Background Atypical antipsychotic drugs, particularly olanzapine, represent a mainstay in the treatment of psychoses; however, their use is commonly associated with weight gain and diabetes. The aim of this study was to determine whether combined administration of olanzapine and zonisamide can be used to prevent olanzapine-induced metabolic disturbances. Methods and results These experiments involved female Sprague Dawley rats (n = 6–8/group) that were administered olanzapine, either acutely (6 mg/kg, s. c) or via continuous osmotic minipump infusion (6 mg/kg/day for 6 or 14 days), in combination with zonisamide (26 mg/kg/day,i.p.). Continuous infusion of olanzapine induced accumulation of adipose tissue and an associated reduction in stimulated lipolysis and reduced protein expression of CGI-58, a critical co-activator of ATGL. Olanzapine treatment caused a preferential shift toward carbohydrate oxidation (or reduced fat oxidation), elevated blood triglycerides and a reduction in locomotor activity. Olanzapine had a direct effect on glucose regulation, causing rapid hyperglycemia, and a reduction in glucose tolerance and insulin sensitivity. Continuous administration of olanzapine caused significant hyperinsulinemia and a significant reduction in insulin sensitivity. Zonisamide did not affect the impact of olanzapine on glucose homeostasis. On the other hand, co-administration of olanzapine with zonisamide completely ameliorated olanzapine-mediated shifts in lipid metabolism resulting in a normalization of olanzapine-induced weight gain. Conclusion These data collectively show an impact of olanzapine on body weight and lipid metabolism, which is ameliorated by co-administration with zonisamide. These findings suggest that a combined olanzapine and zonisamide approach might reduce weight gain, but will not provide protection against olanzapine-induced glucose intolerance.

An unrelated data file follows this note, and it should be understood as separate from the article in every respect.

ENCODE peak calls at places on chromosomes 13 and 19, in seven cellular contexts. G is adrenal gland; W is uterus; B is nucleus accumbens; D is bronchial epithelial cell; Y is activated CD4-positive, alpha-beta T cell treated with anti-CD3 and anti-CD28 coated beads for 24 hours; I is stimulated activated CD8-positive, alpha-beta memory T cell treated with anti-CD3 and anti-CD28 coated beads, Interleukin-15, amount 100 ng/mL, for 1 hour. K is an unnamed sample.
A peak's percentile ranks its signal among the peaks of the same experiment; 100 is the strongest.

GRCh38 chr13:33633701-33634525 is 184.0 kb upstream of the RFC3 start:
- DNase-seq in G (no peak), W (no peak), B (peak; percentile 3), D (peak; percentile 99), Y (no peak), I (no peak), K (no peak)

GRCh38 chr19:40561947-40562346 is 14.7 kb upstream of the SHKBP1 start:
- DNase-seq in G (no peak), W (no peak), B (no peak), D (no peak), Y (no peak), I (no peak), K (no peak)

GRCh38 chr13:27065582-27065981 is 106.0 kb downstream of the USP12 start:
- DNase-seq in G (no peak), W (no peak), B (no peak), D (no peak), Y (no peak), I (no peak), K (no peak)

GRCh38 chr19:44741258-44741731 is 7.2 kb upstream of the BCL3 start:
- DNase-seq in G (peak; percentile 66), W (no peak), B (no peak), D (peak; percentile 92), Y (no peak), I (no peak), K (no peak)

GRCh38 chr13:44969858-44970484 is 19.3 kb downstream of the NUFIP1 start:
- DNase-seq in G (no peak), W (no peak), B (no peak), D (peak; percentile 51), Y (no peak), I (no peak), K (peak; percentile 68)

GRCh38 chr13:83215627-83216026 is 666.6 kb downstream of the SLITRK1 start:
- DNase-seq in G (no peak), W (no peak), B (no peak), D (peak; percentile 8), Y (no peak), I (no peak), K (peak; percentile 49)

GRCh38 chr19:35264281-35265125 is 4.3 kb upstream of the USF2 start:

- Antipsychotic drugs
- Energy expenditure